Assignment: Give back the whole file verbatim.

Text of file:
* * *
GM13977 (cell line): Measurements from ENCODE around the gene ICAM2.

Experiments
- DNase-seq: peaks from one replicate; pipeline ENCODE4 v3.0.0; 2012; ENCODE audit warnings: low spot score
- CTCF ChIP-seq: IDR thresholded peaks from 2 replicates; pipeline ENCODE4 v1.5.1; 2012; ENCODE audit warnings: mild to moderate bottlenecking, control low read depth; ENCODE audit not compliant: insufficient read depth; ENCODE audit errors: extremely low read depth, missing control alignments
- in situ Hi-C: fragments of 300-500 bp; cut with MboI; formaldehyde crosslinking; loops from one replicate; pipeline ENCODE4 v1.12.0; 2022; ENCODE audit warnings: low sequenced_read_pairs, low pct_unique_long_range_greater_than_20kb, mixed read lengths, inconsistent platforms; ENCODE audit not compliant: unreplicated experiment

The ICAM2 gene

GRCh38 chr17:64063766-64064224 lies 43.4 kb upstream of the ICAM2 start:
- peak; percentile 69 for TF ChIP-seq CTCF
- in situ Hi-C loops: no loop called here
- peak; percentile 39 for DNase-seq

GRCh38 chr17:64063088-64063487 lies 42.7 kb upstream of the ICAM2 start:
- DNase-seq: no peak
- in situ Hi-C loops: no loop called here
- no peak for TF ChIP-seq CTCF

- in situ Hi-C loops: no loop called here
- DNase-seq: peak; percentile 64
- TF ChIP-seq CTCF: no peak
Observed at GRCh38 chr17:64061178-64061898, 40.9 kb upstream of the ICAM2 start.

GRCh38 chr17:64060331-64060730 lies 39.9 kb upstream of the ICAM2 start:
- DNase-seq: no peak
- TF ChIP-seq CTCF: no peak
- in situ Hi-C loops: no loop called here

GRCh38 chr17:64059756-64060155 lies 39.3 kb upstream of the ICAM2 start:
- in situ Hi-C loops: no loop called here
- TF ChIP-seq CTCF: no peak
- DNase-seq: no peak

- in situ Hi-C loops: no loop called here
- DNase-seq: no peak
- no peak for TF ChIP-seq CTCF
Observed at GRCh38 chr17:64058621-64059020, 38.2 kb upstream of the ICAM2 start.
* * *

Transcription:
GM13977 (cell line): Measurements from ENCODE around the gene ICAM2.

Experiments
- DNase-seq: peaks from one replicate; pipeline ENCODE4 v3.0.0; 2012; ENCODE audit warnings: low spot score
- CTCF ChIP-seq: IDR thresholded peaks from 2 replicates; pipeline ENCODE4 v1.5.1; 2012; ENCODE audit warnings: mild to moderate bottlenecking, control low read depth; ENCODE audit not compliant: insufficient read depth; ENCODE audit errors: extremely low read depth, missing control alignments
- in situ Hi-C: fragments of 300-500 bp; cut with MboI; formaldehyde crosslinking; loops from one replicate; pipeline ENCODE4 v1.12.0; 2022; ENCODE audit warnings: low sequenced_read_pairs, low pct_unique_long_range_greater_than_20kb, mixed read lengths, inconsistent platforms; ENCODE audit not compliant: unreplicated experiment

The ICAM2 gene

GRCh38 chr17:64063766-64064224 lies 43.4 kb upstream of the ICAM2 start:
- peak; percentile 69 for TF ChIP-seq CTCF
- in situ Hi-C loops: no loop called here
- peak; percentile 39 for DNase-seq

GRCh38 chr17:64063088-64063487 lies 42.7 kb upstream of the ICAM2 start:
- DNase-seq: no peak
- in situ Hi-C loops: no loop called here
- no peak for TF ChIP-seq CTCF

- in situ Hi-C loops: no loop called here
- DNase-seq: peak; percentile 64
- TF ChIP-seq CTCF: no peak
Observed at GRCh38 chr17:64061178-64061898, 40.9 kb upstream of the ICAM2 start.

GRCh38 chr17:64060331-64060730 lies 39.9 kb upstream of the ICAM2 start:
- DNase-seq: no peak
- TF ChIP-seq CTCF: no peak
- in situ Hi-C loops: no loop called here

GRCh38 chr17:64059756-64060155 lies 39.3 kb upstream of the ICAM2 start:
- in situ Hi-C loops: no loop called here
- TF ChIP-seq CTCF: no peak
- DNase-seq: no peak

- in situ Hi-C loops: no loop called here
- DNase-seq: no peak
- no peak for TF ChIP-seq CTCF
Observed at GRCh38 chr17:64058621-64059020, 38.2 kb upstream of the ICAM2 start.